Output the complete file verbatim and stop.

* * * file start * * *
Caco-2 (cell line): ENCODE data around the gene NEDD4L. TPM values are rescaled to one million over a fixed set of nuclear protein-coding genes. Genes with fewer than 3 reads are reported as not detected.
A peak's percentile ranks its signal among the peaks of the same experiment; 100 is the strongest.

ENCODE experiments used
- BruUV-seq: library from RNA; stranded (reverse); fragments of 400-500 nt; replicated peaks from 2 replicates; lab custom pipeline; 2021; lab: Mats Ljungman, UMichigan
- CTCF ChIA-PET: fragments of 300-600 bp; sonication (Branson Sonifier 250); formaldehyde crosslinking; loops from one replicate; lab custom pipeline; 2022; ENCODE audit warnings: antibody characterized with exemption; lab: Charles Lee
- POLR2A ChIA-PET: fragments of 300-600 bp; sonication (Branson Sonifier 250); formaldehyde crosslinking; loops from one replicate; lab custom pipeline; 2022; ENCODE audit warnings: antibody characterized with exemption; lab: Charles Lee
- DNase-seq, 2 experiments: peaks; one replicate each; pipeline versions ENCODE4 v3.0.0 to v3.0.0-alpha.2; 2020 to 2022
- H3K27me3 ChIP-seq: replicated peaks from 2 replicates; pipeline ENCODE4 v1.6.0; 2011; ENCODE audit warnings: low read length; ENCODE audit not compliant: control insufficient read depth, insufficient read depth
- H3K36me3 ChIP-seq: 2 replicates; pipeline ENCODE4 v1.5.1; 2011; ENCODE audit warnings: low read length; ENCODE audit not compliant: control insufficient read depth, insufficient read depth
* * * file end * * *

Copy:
Caco-2 (cell line): ENCODE data around the gene NEDD4L. TPM values are rescaled to one million over a fixed set of nuclear protein-coding genes. Genes with fewer than 3 reads are reported as not detected.
A peak's percentile ranks its signal among the peaks of the same experiment; 100 is the strongest.

ENCODE experiments used
- BruUV-seq: library from RNA; stranded (reverse); fragments of 400-500 nt; replicated peaks from 2 replicates; lab custom pipeline; 2021; lab: Mats Ljungman, UMichigan
- CTCF ChIA-PET: fragments of 300-600 bp; sonication (Branson Sonifier 250); formaldehyde crosslinking; loops from one replicate; lab custom pipeline; 2022; ENCODE audit warnings: antibody characterized with exemption; lab: Charles Lee
- POLR2A ChIA-PET: fragments of 300-600 bp; sonication (Branson Sonifier 250); formaldehyde crosslinking; loops from one replicate; lab custom pipeline; 2022; ENCODE audit warnings: antibody characterized with exemption; lab: Charles Lee
- DNase-seq, 2 experiments: peaks; one replicate each; pipeline versions ENCODE4 v3.0.0 to v3.0.0-alpha.2; 2020 to 2022
- H3K27me3 ChIP-seq: replicated peaks from 2 replicates; pipeline ENCODE4 v1.6.0; 2011; ENCODE audit warnings: low read length; ENCODE audit not compliant: control insufficient read depth, insufficient read depth
- H3K36me3 ChIP-seq: 2 replicates; pipeline ENCODE4 v1.5.1; 2011; ENCODE audit warnings: low read length; ENCODE audit not compliant: control insufficient read depth, insufficient read depth